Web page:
Keeping with the idea that 11 out of 82 games represents a small sample size, there are multiple indicators the Winnipeg Jets are very much on track toward playing the style of hockey the coaching staff has mapped out as a template for success.
During the final week of October, the Jets “Hellebucyked” and “Rittiched” their way to five of a possible six points on the road. Positive results, but not sustainable from a long-range perspective.
The way Winnipeg went about winning back-to-back home games over Montreal and Chicago during the first week of November was more like it.
And along the way, Rick Bowness’ crew has achieved some pretty impressive results.
Going into Tuesday night’s acid test against the Central Division-leading Dallas Stars, the Jets have the NHL’s third-best team goals-against average.
The Jets’ annoying habit of starting slowly — at least on the road — is a topic for another day, probably later this week. But what can’t be ignored is allowing a league-low six goals in the third period, and two of those have been empty-netters. And Winnipeg is tied for the second-fewest second-period goals-against with eight.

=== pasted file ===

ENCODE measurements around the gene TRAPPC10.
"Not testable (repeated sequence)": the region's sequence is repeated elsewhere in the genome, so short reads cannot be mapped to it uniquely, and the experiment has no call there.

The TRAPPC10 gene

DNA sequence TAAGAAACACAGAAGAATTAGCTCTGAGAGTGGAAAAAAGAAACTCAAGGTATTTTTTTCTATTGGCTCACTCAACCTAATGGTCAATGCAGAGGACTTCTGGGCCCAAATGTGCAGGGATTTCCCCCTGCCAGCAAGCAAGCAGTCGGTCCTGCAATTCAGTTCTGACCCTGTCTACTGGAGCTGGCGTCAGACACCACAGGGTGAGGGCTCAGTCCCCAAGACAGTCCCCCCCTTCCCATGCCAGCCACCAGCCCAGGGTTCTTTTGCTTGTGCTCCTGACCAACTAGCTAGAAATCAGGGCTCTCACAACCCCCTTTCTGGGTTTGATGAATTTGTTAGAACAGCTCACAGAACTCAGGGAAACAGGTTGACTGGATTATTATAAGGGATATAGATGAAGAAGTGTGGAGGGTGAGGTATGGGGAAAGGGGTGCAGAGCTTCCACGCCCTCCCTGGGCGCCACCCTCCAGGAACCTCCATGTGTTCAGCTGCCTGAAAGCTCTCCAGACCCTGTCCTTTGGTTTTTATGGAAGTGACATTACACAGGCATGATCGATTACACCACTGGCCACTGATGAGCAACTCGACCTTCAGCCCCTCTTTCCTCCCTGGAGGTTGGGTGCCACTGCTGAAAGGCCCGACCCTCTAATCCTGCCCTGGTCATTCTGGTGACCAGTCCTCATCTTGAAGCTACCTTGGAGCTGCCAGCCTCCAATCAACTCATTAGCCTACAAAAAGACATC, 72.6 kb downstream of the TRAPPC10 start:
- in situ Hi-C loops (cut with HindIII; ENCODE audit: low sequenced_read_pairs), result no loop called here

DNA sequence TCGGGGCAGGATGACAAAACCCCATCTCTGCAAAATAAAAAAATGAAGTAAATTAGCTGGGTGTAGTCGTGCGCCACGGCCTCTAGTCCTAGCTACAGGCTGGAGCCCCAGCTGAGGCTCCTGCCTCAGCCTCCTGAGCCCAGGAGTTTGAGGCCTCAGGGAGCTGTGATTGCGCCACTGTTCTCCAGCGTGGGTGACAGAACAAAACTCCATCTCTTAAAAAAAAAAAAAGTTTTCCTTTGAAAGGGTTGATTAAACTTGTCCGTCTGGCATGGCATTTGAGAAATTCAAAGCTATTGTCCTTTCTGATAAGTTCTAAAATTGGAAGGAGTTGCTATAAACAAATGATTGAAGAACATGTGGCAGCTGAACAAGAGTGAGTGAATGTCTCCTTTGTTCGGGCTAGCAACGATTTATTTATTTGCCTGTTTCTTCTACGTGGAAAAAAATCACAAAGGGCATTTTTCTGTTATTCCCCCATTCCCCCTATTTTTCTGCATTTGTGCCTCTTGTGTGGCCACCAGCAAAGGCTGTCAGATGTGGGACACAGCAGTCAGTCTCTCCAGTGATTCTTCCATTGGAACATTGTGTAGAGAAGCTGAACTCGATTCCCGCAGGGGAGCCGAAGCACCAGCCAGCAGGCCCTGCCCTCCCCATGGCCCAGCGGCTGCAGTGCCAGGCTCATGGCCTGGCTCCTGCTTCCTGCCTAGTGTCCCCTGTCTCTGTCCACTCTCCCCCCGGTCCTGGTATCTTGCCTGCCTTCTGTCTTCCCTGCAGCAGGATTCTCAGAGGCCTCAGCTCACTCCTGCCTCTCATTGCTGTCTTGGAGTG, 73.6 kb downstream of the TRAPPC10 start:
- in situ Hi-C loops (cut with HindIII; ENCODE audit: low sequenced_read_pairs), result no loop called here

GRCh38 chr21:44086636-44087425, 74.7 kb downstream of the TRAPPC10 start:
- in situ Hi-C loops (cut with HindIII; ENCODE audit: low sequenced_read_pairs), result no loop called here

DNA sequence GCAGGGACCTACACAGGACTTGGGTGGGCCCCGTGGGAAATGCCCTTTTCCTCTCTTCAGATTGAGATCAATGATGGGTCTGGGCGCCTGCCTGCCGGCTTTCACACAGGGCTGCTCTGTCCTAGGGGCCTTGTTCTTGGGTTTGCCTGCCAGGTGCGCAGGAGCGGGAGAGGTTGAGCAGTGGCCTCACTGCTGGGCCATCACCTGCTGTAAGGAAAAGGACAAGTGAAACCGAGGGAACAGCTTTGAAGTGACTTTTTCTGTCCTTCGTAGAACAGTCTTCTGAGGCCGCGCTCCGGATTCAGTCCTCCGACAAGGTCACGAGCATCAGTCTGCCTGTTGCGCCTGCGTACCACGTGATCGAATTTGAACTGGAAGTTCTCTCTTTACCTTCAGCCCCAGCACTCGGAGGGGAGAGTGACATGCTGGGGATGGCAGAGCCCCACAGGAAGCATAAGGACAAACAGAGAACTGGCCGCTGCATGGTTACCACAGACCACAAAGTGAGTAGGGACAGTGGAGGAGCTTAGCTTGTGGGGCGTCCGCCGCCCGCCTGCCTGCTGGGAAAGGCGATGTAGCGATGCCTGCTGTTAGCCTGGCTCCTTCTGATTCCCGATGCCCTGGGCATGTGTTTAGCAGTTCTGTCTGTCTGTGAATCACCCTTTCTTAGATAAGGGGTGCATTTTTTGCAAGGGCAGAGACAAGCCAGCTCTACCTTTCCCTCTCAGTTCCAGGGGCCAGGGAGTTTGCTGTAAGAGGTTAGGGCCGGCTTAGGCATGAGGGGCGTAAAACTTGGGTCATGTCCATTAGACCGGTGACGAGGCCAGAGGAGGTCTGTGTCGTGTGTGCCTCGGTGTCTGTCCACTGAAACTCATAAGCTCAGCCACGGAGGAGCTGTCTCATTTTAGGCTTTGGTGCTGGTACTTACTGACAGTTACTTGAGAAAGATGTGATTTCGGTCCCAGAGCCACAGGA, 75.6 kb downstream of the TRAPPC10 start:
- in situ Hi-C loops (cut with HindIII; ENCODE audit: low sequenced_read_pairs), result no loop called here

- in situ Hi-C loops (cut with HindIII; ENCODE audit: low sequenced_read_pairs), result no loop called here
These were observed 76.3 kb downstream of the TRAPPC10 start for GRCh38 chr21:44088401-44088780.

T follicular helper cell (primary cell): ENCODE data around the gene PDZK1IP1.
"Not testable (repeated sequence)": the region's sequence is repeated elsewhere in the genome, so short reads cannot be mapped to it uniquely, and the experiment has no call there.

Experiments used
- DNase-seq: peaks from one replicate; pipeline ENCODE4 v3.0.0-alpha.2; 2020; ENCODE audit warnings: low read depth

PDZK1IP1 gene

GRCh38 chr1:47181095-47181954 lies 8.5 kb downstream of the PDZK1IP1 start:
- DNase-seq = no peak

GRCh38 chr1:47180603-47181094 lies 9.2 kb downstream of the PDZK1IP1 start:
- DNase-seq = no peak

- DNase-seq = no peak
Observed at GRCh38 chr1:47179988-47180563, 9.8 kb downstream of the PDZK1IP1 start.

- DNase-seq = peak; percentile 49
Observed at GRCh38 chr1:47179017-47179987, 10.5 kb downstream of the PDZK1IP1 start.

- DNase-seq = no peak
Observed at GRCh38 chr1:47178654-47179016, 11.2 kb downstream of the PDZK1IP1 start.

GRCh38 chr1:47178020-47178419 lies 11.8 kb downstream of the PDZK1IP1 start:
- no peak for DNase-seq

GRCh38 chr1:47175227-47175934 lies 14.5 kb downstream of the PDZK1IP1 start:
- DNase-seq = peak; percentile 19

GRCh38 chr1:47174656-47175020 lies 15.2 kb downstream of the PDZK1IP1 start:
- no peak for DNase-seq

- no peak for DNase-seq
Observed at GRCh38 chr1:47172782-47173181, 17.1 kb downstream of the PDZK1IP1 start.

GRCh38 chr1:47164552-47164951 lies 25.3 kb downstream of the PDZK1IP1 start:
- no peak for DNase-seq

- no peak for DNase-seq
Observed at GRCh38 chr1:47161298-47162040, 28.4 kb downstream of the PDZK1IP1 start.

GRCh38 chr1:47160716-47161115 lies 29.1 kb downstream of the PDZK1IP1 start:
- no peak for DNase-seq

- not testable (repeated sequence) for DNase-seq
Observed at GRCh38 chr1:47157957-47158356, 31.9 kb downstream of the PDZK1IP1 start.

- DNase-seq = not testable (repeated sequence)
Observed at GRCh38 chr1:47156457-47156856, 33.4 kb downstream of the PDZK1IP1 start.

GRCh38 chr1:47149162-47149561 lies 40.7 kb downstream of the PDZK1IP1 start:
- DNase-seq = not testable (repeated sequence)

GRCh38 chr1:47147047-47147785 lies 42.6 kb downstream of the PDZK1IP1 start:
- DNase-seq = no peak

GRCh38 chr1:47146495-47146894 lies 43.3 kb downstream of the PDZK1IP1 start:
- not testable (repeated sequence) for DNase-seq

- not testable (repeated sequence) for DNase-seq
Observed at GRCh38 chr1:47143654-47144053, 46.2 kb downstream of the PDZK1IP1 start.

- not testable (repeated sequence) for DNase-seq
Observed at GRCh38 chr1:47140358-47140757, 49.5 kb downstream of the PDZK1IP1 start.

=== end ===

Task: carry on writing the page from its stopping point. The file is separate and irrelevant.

Connor Hellebuyck is a big reason for that. But the Jets’ ever-developing, “patient” approach to defer to the safe play has also been a major factor. Flip the puck out inside their own blueline. Dump and chase at the other end. It’s starting to happen more frequently.
9️⃣ GP in 2022-23, and Helle is sitting at a .936 SV% with TWO shutouts under his belt already.
— Winnipeg Jets (@NHLJets) November 6, 2022
Winnipeg’s much-maligned penalty-killing unit has allowed one goal in the last six games and is now a very respectable eighth and just under 83 per cent for the young season.
And in the “let’s get more physical and be a more difficult team to play against” category, Winnipeg is averaging just over 28 1/2 hits per game — seventh-highest in the NHL. But the frequent contact is being done with discipline. The Jets are currently spending the third-least amount of time on a per-game basis playing shorthanded, at just a touch over four minutes.
Not long ago, Rick Bowness was often heard saying, “We have a lot of work to do.” That has now been replaced with “we’re getting there.” The proof is in the numbers.
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